The Holocaust: A tool for abuse and distortion
The Holocaust: A tool for abuse and distortion

Historical events usually fade with time. Not so the Holocaust and related issues, which are increasingly appearing in the public domain. In previous years, one annual summary was sufficient for a fairly complete overview of Holocaust-related issues.  However, last year the selection was so great that I had to limit myself to several issues from the main categories.[1]

This trend has continued. By the end of April this year, a large number of such events have already appeared in the public domain.

A major category is made up of events where Israelis are labeled as Nazis.  This year it was revealed that Mehmet Kaplan, the Swedish Green Party Minister of Housing had done so in 2009, a disclosure which led to his resignation.[2]

The non-existent Palestinian state’s new status as a UN non-member observer state gave its ambassador the opportunity to bring its hate mongering to that podium. Riyad Mansour distorted Holocaust history when he compared Israel’s designation of Palestinian murderers as “terrorists” to the Nazis using the same “terrorist” label for those responsible for the Warsaw uprising, something which in fact did not happen.[3]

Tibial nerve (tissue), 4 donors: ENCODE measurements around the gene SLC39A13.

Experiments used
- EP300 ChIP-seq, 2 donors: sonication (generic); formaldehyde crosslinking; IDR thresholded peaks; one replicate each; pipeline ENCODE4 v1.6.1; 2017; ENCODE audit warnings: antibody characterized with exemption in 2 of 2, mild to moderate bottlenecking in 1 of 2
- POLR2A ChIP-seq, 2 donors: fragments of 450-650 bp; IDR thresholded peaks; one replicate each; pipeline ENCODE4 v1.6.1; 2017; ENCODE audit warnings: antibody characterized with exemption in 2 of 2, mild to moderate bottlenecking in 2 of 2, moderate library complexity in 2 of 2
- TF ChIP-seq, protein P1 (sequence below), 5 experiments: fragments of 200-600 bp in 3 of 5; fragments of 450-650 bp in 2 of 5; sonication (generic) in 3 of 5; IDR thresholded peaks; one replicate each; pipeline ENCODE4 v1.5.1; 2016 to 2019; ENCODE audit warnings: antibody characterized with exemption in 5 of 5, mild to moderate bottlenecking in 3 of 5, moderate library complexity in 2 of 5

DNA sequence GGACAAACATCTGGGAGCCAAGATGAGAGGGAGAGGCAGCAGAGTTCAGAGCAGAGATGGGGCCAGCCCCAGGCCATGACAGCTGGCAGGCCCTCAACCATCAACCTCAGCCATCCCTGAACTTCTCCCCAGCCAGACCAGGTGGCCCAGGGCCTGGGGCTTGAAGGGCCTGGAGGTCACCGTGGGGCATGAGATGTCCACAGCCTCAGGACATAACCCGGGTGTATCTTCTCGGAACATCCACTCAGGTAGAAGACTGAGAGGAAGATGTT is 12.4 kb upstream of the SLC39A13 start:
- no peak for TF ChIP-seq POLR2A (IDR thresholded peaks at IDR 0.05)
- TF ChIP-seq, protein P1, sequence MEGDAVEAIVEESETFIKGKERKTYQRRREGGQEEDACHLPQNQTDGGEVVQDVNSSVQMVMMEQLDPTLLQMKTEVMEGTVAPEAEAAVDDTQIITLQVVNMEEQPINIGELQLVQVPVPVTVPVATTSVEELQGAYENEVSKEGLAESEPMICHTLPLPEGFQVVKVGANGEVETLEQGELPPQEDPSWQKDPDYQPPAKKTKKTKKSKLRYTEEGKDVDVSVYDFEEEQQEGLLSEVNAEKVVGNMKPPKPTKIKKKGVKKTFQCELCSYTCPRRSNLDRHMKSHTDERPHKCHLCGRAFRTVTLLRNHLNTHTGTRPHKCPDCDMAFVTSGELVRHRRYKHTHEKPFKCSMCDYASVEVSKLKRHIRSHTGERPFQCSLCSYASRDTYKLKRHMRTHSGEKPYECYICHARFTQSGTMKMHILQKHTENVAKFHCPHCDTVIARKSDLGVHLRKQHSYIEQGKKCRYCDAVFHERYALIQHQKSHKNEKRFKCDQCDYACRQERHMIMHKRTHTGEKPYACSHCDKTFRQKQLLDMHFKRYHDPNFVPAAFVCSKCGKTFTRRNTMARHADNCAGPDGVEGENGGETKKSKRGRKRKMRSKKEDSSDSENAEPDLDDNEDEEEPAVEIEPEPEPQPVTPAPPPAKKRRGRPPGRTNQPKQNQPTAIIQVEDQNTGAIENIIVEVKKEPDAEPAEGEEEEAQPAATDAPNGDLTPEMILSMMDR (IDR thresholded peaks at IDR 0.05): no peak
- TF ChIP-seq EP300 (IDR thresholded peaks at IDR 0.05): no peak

Israeli Arab parliamentarian Haneen Zoabi has used a similar false analogy, comparing Israel to Germany in the 1930s.[4]

The German town of Bayreuth gave a tolerance award to the American Civil Rights group Code Pink, members of which had compared Israeli Prime Minister Benjamin Netanyahu to Hitler. Furthermore members of that group had participated in a conference of Holocaust deniers.[5]

An Italian Jewish sportscaster David Guetta was accosted by Italian soccer supporters in London after their club Fiorentina lost a game there. They chanted “David Guetta, a train for Mauthausen awaits you.’”[6]

Comparisons with Hitler and the Nazis are not only aimed at Israel. Two former presidents of Mexico have joined the bandwagon, comparing US presidential candidate Donald Trump to Hitler.[7]